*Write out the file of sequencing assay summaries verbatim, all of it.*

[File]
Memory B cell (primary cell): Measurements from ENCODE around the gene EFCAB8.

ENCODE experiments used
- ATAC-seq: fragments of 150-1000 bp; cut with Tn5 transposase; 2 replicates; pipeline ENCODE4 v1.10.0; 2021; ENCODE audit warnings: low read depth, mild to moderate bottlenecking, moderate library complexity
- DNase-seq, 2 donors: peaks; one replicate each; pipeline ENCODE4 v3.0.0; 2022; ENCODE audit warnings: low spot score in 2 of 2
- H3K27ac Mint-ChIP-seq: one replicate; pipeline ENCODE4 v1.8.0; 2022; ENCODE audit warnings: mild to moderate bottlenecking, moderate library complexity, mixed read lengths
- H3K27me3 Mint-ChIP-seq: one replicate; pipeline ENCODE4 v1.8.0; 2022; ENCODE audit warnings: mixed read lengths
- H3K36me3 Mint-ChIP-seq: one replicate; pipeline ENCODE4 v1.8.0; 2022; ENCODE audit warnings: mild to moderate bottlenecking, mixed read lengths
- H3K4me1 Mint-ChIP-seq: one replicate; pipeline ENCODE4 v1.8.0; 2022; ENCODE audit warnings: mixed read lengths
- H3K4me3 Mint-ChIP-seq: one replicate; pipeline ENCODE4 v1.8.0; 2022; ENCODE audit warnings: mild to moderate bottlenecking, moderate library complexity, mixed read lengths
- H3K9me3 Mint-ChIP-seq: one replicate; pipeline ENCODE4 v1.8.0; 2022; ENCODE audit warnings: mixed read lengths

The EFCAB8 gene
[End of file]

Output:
Memory B cell (primary cell): Measurements from ENCODE around the gene EFCAB8.

ENCODE experiments used
- ATAC-seq: fragments of 150-1000 bp; cut with Tn5 transposase; 2 replicates; pipeline ENCODE4 v1.10.0; 2021; ENCODE audit warnings: low read depth, mild to moderate bottlenecking, moderate library complexity
- DNase-seq, 2 donors: peaks; one replicate each; pipeline ENCODE4 v3.0.0; 2022; ENCODE audit warnings: low spot score in 2 of 2
- H3K27ac Mint-ChIP-seq: one replicate; pipeline ENCODE4 v1.8.0; 2022; ENCODE audit warnings: mild to moderate bottlenecking, moderate library complexity, mixed read lengths
- H3K27me3 Mint-ChIP-seq: one replicate; pipeline ENCODE4 v1.8.0; 2022; ENCODE audit warnings: mixed read lengths
- H3K36me3 Mint-ChIP-seq: one replicate; pipeline ENCODE4 v1.8.0; 2022; ENCODE audit warnings: mild to moderate bottlenecking, mixed read lengths
- H3K4me1 Mint-ChIP-seq: one replicate; pipeline ENCODE4 v1.8.0; 2022; ENCODE audit warnings: mixed read lengths
- H3K4me3 Mint-ChIP-seq: one replicate; pipeline ENCODE4 v1.8.0; 2022; ENCODE audit warnings: mild to moderate bottlenecking, moderate library complexity, mixed read lengths
- H3K9me3 Mint-ChIP-seq: one replicate; pipeline ENCODE4 v1.8.0; 2022; ENCODE audit warnings: mixed read lengths

The EFCAB8 gene